A universal mouse restrainer (Braintree Scientific, Inc) was used to induce restraint stress in telemetered mice. Mice were placed in the restrainer for 2 minutes. Beat-to-beat BP and HR measurements were recorded using the DSI ART Gold software (Data Sciences International). Data were analyzed by PVwave (Visual Numerics).
Prazosin hydrochloride (Sigma) was dissolved in distilled water with the application of heat. Final dilutions were made with saline and given IP at 0.5 mg/kg in 100 μL saline. This dose was chosen because it sufficiently blocked the α-1 pressor effect of phenylephrine. Water was infused intraduodenally 20 minutes after IP prazosin. Phenylephrine hydrochloride (Sigma) was dissolved in saline and given intravenously.
Blood was drawn from the portal vein and carotid artery 10 minutes after duodenal infusion of water or saline and centrifuged right after collection (600 g for 10 minutes) to reduce cell lysis. Plasma osmolality was measured using the Vapro Vapor Pressure Osmometer 5520 (Wescor Inc).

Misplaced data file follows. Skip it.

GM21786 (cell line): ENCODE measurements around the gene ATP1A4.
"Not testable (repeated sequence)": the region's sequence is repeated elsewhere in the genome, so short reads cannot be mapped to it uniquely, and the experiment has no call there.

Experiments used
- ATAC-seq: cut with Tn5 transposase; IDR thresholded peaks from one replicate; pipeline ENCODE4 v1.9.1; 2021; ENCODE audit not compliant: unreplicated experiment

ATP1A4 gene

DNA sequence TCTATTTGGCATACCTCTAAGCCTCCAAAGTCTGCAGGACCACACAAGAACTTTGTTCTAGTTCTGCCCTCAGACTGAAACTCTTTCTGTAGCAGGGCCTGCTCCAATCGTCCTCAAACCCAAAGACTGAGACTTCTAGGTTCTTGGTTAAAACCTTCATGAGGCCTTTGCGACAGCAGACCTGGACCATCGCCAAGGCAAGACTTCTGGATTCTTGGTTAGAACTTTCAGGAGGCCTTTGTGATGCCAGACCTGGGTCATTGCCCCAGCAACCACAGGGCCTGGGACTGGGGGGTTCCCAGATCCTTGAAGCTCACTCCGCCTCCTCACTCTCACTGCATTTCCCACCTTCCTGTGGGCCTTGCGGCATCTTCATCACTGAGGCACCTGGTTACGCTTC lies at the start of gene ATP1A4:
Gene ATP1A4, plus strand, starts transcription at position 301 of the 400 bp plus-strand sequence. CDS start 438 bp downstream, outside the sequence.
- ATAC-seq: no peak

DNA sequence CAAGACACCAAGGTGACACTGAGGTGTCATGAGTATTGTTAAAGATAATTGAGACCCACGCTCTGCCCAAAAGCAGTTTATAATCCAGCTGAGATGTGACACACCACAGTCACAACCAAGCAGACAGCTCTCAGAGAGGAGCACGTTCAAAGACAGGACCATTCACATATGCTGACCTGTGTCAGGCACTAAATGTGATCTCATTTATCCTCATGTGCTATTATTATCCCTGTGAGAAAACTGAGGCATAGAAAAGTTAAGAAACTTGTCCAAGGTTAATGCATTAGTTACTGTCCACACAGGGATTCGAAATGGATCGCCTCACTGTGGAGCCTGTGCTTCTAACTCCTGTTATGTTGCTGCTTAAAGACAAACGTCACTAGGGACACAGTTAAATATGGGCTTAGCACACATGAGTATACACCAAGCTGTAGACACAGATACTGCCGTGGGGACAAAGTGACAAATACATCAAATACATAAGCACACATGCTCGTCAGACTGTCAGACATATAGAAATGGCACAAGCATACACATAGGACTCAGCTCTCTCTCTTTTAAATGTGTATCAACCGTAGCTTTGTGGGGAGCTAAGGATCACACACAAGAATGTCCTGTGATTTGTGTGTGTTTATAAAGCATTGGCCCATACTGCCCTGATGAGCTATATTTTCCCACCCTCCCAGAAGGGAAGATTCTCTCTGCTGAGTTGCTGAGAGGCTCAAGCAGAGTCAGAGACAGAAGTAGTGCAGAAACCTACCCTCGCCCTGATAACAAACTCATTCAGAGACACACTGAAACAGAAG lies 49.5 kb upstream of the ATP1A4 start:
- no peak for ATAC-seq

The data in this study consist of multiple BP measurements before and after the intervention. We have used a response-feature approach to account for the repeated-measures aspects of our data while avoiding complex longitudinal models.18 Average BPs were derived for each mouse during the baseline and post-treatment intervals (BPib and BPip, respectively). The average change from baseline for the ith mouse was BPi=BPip−BPib. BPs were recorded continuously throughout the experiment. The baseline interval was from 10 minutes before the onset of treatment until the start of infusion. Infusion lasted 6 minutes. The posttreatment interval was from the end of infusion and lasted 34 minutes. Tests of the change in BP in response to treatment within each treatment group were assessed by comparing BPib with BPip using the Wilcoxon signed-rank test. The difference in BP response to infusion between separate treatment or genetic groups was assessed by comparing ΔBPi in the 2 groups using a Mann-Whitney U test. Data are presented as the mean±SD. SPSS was used for all of the statistical calculations. All probability values were derived with respect to 2-sided alternative hypotheses.